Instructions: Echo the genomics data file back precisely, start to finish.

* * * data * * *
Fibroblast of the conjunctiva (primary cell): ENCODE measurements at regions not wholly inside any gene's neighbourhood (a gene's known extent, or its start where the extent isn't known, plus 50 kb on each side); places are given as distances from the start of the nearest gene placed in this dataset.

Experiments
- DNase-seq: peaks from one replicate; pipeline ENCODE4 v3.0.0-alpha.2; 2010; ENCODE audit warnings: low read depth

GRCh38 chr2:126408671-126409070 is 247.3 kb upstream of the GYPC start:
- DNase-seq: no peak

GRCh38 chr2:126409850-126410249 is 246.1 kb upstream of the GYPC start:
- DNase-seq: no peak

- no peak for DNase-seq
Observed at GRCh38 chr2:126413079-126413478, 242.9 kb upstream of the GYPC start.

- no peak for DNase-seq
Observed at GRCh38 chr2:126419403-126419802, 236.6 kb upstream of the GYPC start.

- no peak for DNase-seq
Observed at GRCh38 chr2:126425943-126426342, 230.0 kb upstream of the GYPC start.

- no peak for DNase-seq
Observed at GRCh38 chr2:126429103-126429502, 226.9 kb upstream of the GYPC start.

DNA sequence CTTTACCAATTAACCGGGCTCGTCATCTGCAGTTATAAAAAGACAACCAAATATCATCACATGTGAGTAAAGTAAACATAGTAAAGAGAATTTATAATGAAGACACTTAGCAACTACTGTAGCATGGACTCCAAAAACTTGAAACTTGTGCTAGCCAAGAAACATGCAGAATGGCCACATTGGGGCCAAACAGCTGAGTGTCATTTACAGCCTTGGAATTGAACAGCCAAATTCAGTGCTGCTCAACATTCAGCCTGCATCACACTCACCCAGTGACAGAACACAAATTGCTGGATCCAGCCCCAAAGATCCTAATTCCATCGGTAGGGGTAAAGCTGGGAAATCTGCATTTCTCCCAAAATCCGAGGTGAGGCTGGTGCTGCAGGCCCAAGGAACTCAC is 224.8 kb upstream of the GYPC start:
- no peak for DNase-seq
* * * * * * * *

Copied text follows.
Fibroblast of the conjunctiva (primary cell): ENCODE measurements at regions not wholly inside any gene's neighbourhood (a gene's known extent, or its start where the extent isn't known, plus 50 kb on each side); places are given as distances from the start of the nearest gene placed in this dataset.

Experiments
- DNase-seq: peaks from one replicate; pipeline ENCODE4 v3.0.0-alpha.2; 2010; ENCODE audit warnings: low read depth

GRCh38 chr2:126408671-126409070 is 247.3 kb upstream of the GYPC start:
- DNase-seq: no peak

GRCh38 chr2:126409850-126410249 is 246.1 kb upstream of the GYPC start:
- DNase-seq: no peak

- no peak for DNase-seq
Observed at GRCh38 chr2:126413079-126413478, 242.9 kb upstream of the GYPC start.

- no peak for DNase-seq
Observed at GRCh38 chr2:126419403-126419802, 236.6 kb upstream of the GYPC start.

- no peak for DNase-seq
Observed at GRCh38 chr2:126425943-126426342, 230.0 kb upstream of the GYPC start.

- no peak for DNase-seq
Observed at GRCh38 chr2:126429103-126429502, 226.9 kb upstream of the GYPC start.

DNA sequence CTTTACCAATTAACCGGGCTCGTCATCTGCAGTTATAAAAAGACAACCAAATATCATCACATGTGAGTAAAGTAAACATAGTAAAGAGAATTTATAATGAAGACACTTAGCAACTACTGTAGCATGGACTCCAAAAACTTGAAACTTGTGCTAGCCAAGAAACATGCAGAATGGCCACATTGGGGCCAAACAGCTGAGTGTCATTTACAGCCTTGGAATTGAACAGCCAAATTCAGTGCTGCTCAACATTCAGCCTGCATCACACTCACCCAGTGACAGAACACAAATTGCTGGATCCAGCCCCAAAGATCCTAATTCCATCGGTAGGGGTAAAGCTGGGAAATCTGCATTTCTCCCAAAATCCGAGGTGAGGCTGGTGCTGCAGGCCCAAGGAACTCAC is 224.8 kb upstream of the GYPC start:
- no peak for DNase-seq